Wednesday, June 14, 2006

New Urbanism

The fair and proud city of New London, Conn. has little need for "new urbanism." Old urban ideas work well enough here. True, New London is not the most glamorous of destinations, but it has cheek and pluck that cannot be found anywhere else. There is only one Thames River in Connecticut, and only one west bank on its mouth. New London occupies a fortunate spot on the globe.

New London's layout is older than America itself. New London hugs the water the way a child hugs its parents. If there is anything new in New London, it is the city's perrenial optimism that refereshes itself every day. Old ideas get new life when they are rediscovered. For three hundred fifty years, New London offers fresh opportunities to those who discover it. Pleasure and leisure sound the same when a New Londoner says these words. They mean the same too.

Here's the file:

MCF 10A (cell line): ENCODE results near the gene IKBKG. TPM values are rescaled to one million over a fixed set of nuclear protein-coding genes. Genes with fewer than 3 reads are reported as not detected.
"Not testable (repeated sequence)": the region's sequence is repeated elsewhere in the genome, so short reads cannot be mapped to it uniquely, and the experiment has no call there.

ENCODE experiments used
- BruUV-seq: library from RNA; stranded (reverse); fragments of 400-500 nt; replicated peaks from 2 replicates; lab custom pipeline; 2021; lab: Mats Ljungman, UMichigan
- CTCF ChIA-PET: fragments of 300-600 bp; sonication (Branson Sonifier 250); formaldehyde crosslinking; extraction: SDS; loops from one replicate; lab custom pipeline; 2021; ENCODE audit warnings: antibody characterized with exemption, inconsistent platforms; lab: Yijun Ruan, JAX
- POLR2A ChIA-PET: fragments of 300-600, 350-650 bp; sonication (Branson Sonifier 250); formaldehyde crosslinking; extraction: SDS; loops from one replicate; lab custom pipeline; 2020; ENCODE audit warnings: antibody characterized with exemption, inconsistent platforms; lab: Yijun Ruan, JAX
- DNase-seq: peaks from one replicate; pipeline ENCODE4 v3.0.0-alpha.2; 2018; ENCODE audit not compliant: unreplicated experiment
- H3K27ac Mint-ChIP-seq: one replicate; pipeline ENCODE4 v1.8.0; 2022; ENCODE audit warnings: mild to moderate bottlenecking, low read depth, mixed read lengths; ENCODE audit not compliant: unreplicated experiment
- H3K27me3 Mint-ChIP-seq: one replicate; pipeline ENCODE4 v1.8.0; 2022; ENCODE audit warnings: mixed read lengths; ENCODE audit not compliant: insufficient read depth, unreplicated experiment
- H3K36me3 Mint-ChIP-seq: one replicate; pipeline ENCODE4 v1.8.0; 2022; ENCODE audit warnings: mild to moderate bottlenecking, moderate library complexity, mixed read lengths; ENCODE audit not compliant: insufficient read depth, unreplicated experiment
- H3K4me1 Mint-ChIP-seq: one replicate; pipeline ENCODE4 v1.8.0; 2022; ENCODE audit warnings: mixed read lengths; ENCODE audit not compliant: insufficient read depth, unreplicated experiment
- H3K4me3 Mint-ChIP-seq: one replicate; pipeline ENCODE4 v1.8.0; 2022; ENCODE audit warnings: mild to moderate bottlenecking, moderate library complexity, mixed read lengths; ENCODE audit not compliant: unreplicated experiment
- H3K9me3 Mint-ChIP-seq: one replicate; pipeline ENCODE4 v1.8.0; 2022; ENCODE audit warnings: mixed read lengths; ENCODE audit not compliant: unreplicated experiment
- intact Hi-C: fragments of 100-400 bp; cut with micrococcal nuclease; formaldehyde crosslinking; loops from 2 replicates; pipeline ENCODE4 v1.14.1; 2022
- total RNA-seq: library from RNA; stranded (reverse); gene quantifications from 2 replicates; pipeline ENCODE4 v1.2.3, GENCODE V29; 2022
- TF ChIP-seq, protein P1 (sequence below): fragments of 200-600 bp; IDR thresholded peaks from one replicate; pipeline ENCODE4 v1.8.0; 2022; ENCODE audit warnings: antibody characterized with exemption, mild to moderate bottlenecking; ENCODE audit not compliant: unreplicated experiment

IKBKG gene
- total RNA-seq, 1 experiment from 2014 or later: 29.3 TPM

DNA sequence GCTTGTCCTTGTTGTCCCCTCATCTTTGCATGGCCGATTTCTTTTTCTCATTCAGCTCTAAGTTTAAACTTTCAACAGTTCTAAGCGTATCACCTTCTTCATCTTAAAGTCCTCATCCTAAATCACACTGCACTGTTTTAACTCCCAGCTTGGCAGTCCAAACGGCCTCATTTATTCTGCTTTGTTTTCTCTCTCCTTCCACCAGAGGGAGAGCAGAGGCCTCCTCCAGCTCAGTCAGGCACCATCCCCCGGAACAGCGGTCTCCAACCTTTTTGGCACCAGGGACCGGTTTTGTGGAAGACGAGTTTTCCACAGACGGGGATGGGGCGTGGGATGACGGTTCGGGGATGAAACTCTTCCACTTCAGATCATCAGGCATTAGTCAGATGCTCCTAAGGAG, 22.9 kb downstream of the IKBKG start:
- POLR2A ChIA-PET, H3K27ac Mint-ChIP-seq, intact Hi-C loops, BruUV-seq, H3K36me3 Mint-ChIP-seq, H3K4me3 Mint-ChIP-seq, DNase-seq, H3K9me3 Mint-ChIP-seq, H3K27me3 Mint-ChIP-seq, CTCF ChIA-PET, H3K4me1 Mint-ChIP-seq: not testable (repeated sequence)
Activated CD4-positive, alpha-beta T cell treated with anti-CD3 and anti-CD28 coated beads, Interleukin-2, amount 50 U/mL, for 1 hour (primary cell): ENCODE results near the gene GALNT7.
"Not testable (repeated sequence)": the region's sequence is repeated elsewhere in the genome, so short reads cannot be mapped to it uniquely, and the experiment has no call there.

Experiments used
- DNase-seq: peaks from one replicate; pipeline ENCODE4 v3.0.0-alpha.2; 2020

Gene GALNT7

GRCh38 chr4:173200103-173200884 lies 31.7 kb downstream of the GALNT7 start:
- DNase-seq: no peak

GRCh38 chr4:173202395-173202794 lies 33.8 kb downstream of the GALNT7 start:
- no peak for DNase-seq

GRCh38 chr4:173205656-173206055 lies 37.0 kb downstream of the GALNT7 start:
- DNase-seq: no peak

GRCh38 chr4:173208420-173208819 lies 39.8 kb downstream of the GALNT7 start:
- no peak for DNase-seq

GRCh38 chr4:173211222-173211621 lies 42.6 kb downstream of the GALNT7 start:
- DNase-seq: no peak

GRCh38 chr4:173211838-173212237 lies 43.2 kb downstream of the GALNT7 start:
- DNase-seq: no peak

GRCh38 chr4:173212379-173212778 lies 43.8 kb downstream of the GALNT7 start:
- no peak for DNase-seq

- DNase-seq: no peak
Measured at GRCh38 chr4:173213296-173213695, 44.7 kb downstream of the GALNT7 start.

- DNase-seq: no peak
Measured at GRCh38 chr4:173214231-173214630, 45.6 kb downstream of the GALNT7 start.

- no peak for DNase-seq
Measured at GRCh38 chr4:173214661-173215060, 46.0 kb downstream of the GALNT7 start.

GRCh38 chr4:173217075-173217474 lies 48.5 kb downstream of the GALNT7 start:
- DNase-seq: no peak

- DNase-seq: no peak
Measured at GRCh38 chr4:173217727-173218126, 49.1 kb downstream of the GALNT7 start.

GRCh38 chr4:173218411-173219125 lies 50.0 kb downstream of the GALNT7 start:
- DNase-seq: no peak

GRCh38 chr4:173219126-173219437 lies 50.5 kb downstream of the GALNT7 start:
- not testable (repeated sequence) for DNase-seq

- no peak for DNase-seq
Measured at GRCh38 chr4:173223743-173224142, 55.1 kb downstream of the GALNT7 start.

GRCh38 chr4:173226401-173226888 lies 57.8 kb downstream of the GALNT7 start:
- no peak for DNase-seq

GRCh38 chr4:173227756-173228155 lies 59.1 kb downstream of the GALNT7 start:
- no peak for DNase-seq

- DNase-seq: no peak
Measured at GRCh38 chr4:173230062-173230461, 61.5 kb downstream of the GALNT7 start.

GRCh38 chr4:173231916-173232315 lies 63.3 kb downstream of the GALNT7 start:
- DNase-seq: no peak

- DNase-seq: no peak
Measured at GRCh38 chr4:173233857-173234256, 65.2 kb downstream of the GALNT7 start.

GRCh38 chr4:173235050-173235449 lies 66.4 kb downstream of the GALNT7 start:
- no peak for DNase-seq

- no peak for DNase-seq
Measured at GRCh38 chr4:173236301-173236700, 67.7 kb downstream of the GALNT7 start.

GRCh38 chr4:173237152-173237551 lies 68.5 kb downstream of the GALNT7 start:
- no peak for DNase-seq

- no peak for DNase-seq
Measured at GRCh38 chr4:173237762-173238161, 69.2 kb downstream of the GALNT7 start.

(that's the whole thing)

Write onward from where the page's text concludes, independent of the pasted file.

Gernerally speaking, New London exhibits the best lessons urban planners can learn. Why mess with perfection? New London has tried to perfect its fabric many times in the past forty years and the results have always been lacking. Leave people alone and they will make the best of thier surroundings. New London looks like nowhere else in the United States for reasons beyond basic geography. New London doesn't buy into current fancies. New London sticks to its shore and minds its own business. The rest of the world can go to Hell in a handbascket, all the way to Grandma's house. If you want to see a perfect city, visit New London. It isn't the prettiest dame in the room, but it is the best. Those of us who live on its streets know this in our bones. We practice the hard facts of life and have little use for theories. New London is often imitated, but never successfully.

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